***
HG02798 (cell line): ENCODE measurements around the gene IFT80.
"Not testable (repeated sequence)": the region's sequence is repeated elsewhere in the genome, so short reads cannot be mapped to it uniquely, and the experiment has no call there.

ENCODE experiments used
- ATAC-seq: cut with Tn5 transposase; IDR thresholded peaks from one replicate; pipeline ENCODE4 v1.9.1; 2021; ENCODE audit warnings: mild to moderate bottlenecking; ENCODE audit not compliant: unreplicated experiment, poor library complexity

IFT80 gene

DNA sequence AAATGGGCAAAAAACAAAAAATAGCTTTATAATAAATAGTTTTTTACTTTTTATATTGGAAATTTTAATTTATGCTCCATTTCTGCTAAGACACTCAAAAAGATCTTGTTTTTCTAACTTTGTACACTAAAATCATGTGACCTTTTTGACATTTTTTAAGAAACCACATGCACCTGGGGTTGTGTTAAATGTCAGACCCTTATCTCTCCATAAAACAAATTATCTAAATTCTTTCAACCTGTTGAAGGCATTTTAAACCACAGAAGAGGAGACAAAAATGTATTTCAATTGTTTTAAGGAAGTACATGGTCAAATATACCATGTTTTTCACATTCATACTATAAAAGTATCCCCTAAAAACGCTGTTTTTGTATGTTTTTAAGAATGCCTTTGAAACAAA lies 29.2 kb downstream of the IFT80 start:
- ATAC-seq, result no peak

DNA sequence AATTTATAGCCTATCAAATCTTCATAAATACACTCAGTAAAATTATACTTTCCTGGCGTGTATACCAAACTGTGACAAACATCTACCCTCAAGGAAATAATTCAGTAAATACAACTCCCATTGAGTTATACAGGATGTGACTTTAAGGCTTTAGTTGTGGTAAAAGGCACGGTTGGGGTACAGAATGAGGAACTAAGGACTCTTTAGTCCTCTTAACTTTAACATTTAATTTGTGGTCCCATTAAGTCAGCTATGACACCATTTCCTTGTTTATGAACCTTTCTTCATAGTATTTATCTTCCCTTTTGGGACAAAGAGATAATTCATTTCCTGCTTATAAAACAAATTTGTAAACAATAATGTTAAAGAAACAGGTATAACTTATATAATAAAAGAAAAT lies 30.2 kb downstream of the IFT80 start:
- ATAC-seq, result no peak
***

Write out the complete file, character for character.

HG02798 (cell line): ENCODE measurements around the gene IFT80.
"Not testable (repeated sequence)": the region's sequence is repeated elsewhere in the genome, so short reads cannot be mapped to it uniquely, and the experiment has no call there.

ENCODE experiments used
- ATAC-seq: cut with Tn5 transposase; IDR thresholded peaks from one replicate; pipeline ENCODE4 v1.9.1; 2021; ENCODE audit warnings: mild to moderate bottlenecking; ENCODE audit not compliant: unreplicated experiment, poor library complexity

IFT80 gene

DNA sequence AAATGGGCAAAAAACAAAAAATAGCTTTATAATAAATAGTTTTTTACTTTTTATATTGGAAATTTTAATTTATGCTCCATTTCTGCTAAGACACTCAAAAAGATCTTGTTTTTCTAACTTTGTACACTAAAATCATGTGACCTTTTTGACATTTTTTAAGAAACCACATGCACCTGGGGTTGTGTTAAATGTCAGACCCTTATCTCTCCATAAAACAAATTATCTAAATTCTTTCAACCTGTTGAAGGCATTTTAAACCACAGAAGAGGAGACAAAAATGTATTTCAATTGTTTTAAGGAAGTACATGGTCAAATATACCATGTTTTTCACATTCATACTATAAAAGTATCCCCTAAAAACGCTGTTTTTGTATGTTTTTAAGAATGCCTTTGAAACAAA lies 29.2 kb downstream of the IFT80 start:
- ATAC-seq, result no peak

DNA sequence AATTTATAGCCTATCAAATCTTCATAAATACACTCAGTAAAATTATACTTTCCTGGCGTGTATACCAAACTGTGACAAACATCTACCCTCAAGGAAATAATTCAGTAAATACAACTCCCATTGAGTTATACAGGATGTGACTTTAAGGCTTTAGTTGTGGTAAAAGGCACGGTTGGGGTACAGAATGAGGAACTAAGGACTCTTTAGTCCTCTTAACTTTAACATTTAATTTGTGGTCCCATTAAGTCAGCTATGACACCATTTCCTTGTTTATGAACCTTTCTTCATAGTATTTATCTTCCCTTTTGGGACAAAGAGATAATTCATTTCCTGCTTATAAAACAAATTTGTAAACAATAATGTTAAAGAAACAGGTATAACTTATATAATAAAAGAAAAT lies 30.2 kb downstream of the IFT80 start:
- ATAC-seq, result no peak